Generate C/C++ code coverage reports with gcov
generate GCC code coverage reports
Gcovr provides a utility for managing the use of the GNU gcov utility and generating summarized code coverage results. This command is inspired by the Python coverage.py package, which provides a similar utility for Python.
The gcovr command can produce different kinds of coverage reports:
- default or --txt: compact human-readable summaries
- --html: HTML summaries
- --html-details: HTML report with annotated source files
- -x/--xml: machine readable XML reports in Cobertura format
- --sonarqube: machine readable XML reports in Sonarqube format
- --json: JSON report with source files structure and coverage
- --json-summary: JSON summary coverage report
- --csv: CSV report summarizing the coverage of each file
- --coveralls: machine readable JSON reports in Coveralls format
Thus, gcovr can be viewed as a command-line alternative to the lcov utility, which runs gcov and generates an HTML-formatted report. The development of gcovr was motivated by the need for text summaries and XML reports.
Example HTML summary:
Example HTML details:
Gcovr is available as a Python package that can be installed via pip.
Install newest stable gcovr release from PyPI:
pip install gcovr
Install development version from GitHub:
pip install git+https://github.com/gcovr/gcovr.git
GCC can instrument the executables to emit coverage data. You need to recompile your code with the following flags:
--coverage -g -O0
Next, run your test suite. This will generate raw coverage files.
Finally, invoke gcovr. This will print a tabular report on the console.
gcovr -r .
You can also generate detailed HTML reports:
gcovr -r . --html --html-details -o coverage.html
Gcovr will create one HTML report per source file next to the coverage.html summary.
You should run gcovr from the build directory. The -r option should point to the root of your project. This only matters if you have a separate build directory.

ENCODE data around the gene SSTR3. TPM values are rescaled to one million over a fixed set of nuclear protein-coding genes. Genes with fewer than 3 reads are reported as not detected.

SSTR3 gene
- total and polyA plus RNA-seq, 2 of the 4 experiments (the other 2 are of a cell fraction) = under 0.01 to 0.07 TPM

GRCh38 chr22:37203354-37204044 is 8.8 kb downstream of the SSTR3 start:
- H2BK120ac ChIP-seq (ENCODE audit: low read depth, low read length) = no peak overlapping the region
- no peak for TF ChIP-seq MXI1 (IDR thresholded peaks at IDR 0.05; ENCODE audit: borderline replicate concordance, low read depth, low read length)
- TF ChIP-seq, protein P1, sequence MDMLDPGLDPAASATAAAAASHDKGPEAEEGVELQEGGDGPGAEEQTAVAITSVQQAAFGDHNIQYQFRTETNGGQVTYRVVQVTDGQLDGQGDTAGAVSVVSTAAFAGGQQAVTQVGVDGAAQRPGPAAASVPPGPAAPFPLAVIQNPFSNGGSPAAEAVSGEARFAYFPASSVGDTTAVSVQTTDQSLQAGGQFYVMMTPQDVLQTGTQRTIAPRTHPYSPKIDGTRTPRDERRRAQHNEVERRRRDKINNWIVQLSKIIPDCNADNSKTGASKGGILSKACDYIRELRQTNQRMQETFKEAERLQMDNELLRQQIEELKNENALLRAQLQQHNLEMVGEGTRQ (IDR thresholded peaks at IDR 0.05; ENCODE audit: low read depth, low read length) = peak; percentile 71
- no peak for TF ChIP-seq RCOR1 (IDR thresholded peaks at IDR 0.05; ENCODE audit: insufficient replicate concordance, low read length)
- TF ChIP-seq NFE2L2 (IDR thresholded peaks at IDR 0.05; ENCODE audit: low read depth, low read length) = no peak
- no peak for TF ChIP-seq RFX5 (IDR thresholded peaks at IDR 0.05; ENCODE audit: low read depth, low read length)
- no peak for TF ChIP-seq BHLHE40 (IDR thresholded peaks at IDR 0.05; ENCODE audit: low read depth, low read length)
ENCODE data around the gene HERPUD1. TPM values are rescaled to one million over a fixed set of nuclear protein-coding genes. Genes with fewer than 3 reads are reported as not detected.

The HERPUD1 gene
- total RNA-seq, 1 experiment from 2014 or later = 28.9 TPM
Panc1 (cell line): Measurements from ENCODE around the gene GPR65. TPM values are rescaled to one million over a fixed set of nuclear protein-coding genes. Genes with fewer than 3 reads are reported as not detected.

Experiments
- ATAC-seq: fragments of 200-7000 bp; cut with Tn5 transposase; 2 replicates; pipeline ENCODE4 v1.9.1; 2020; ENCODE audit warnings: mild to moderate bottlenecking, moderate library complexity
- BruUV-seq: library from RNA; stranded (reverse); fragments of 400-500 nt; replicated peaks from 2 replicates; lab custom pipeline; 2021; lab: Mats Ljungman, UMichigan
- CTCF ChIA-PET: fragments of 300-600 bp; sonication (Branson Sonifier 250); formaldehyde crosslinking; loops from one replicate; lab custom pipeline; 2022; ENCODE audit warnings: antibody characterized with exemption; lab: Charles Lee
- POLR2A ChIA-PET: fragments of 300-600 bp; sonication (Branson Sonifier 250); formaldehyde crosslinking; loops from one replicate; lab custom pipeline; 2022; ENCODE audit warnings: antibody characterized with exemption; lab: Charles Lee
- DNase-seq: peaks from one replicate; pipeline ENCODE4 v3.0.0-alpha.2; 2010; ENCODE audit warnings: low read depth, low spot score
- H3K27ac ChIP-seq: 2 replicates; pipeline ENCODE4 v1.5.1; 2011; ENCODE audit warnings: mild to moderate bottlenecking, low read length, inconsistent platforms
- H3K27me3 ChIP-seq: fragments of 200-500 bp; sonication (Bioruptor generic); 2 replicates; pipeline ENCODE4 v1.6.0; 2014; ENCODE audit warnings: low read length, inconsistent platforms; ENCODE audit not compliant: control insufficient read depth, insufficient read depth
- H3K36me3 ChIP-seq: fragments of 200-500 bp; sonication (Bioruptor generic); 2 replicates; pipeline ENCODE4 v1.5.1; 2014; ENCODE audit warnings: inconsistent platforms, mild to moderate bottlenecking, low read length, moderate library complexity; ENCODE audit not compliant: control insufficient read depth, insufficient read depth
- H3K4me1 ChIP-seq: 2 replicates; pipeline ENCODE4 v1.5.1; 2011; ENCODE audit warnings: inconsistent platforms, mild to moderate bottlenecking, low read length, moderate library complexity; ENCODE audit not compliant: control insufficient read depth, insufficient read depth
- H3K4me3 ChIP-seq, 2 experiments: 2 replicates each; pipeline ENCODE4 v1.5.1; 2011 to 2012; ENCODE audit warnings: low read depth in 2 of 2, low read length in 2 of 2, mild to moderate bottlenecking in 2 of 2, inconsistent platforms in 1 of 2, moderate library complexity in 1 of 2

For complete documentation, read the manual.
If you want to report a bug or contribute to gcovr development, please read our contributing guidelines first: https://github.com/gcovr/gcovr/blob/master/CONTRIBUTING.rst
Copyright 2013-2021 the gcovr authors
Copyright 2013 Sandia Corporation. Under the terms of Contract DE-AC04-94AL85000 with Sandia Corporation, the U.S. Government retains certain rights in this software.
Gcovr is available under the 3-clause BSD License. See LICENSE.txt for full details. See AUTHORS.txt for the full list of contributors.
Gcovr development moved to this repository in September, 2013 from Sandia National Laboratories.
Gcovr is maintained by:
William Hart, John Siirola, and Lukas Atkinson.
The following developers contributed to gcovr (ordered alphabetically):
alex43dm, Andrew Stone, Antonio Quarta, Arvin Schnell, Attie Grande, Bernhard Breinbauer, Carlos Jenkins, Cary Converse, Cezary Gapiński, Christian Taedcke, Dave George, Dom Postorivo, Ensky Lin, goriy, ja11sop, James Reynolds, Jeremy Fixemer, Jessica Levine, Joachim Kuebart, Joel Klinghed, John Siirola, Jörg Kreuzberger, Kai Blaschke, Kevin Broselge, Kevin Cai, Leon Ma, libPhipp, Lukas Atkinson, Luke Woydziak, Marek Kurdej, Martin Mraz, Matsumoto Taichi, Matthew Stadelman, Matthias Schmieder, Matthieu Darbois, Matthieu Eyraud, Michael Förderer, Michał Pszona, Mikael Salson, Mikk Leini, Nikolaj Schumacher, Oleksiy Pikalo, Phil Clapham, Piotr Dziwinski, Reto Schneider, Richard Kjerstadius, Robert Rosengren, Songmin Li, Steven Myint, Sylvestre Ledru, Tilo Wiedera, trapzero, Will Thompson, William Hart, Zachary J. Fields, and possibly others.
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